As dividend growth investors, we like essential products as they create a constant demand. The Healthcare and the Utilities sectors fit well in that definition. While their reliable dividends make them attractive for retirees, one should not forget to look at these capital-intensive companies’ debt levels.
Here’s what you need to know about Healthcare and Utilities!
- What the healthcare and utility sectors have in common.
- Why are drug manufacturers not thriving more during the pandemic.
- Why both sectors are best suited for retirement portfolios.
- Is the hype around renewable energy a good indicator.
- Strengths and weaknesses of both sectors and how to get the best from them.
- More about Mike’s favorite picks: JNJ, ABBV, LMAT, NEE, FTS, AQN.
Healthcare Sub-Sectors (Industries)
As they can be hard to memorize from the podcast, here are Healthcare sub-sectors. I’ve also covered the sector in this post.
The advantage for dividend investors in this sector is the wide choice of large and well-established companies. The best-performing companies in this sector are often the long-term established companies that have a strong distribution network or a large drug portfolio and pipelines full of new products. Big pharmaceuticals usually offer a safe haven for your money over the long run. They know how to manage their R&D budgets and drug pipelines. The healthcare sector often sees stock surges both upward and downward based upon the results of their discoveries. Patents and regulations are part of their daily routine.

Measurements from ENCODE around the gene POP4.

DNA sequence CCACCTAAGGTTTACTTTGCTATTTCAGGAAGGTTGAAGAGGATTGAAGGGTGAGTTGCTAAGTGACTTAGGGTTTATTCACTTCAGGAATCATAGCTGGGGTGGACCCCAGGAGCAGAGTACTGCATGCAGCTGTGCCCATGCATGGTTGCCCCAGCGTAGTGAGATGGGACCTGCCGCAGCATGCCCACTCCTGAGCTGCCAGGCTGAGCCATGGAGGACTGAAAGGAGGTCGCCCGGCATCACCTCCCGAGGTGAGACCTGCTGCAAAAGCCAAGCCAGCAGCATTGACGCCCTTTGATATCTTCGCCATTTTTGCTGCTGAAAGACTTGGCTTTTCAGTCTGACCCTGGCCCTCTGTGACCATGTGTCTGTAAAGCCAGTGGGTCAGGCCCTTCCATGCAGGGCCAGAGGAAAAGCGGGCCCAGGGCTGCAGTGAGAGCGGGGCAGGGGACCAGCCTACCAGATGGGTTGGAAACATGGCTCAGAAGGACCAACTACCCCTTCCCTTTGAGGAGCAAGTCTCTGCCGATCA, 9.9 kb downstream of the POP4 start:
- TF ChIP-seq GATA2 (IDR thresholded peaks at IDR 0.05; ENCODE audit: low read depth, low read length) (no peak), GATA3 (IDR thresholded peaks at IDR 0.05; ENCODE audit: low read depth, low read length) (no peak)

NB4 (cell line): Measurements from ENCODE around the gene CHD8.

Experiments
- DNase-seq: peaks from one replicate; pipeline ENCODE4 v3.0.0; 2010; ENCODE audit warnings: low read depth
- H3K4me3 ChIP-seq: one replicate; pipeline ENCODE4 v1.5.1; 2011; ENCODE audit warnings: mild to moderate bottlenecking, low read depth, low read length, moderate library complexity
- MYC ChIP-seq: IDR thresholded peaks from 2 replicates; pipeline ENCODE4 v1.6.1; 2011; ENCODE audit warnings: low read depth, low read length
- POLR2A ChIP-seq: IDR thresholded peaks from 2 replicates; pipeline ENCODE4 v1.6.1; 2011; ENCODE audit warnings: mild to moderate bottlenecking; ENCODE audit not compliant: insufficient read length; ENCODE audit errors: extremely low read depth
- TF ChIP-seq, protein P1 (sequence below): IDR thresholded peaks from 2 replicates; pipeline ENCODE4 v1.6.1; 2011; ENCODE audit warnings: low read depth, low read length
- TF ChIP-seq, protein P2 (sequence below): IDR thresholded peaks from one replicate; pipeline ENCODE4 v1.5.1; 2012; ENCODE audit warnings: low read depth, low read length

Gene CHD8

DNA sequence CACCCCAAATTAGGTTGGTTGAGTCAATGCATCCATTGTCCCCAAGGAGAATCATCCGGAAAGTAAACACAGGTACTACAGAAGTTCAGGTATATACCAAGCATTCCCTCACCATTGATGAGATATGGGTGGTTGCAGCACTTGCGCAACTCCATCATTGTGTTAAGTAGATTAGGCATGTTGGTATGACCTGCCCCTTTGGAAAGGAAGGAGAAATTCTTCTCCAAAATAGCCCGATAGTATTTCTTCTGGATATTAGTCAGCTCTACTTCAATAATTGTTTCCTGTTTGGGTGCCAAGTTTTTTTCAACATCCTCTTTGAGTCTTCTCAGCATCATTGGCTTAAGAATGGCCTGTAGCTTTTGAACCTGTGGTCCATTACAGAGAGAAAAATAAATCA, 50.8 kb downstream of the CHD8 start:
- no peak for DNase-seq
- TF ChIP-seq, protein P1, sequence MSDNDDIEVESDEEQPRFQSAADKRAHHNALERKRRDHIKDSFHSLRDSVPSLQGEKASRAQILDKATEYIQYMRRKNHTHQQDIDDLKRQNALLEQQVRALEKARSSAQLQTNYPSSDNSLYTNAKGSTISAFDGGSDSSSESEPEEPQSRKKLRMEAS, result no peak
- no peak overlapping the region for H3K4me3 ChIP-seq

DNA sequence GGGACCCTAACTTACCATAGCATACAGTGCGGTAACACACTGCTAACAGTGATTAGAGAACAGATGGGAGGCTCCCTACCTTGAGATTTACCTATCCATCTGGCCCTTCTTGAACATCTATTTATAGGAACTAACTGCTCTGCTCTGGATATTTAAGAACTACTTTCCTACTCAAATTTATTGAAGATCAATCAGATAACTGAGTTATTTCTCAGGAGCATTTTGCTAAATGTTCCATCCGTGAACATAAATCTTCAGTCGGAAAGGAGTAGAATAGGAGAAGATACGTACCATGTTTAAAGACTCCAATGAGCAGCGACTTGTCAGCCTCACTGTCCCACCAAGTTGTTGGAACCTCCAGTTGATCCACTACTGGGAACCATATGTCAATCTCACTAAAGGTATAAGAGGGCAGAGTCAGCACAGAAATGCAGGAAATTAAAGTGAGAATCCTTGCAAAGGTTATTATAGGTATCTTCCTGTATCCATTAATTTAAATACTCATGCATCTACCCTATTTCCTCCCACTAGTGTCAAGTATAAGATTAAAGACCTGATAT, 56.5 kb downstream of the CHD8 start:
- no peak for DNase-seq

Medical devices, instruments or supply companies will provide products with repetitive purchases. They enjoy wide distribution networks, loyal customers, and constant repeat orders. They can make great dividend growers too.
Utilities Sub-Sectors (Industries)
Historically, utilities are known to be quite generous with their dividends. They tend to distribute roughly 50% of their available cash flow to their shareholders. This is the perfect type of business for dividend investors. Utility companies require large infrastructures and most of their capital projects are now defined in billions of dollars. The fact that utilities require billions in infrastructure limits the number of competitors. In most cases, we can talk about natural monopolies. It wouldn’t make much sense for three different electricity companies to spend billions on power generators and power lines to serve the same geographic area. Therefore, utility markets are typically well protected, and companies have nothing to fear, but themselves (e.g. poor management). Now, let’s review the Utilities Sub-Sectors.
During the podcast episode, Mike and Vero mentioned many stock picks that Mike recently discussed in more detail on his YouTube Channel. You can watch them right below, all about utilities!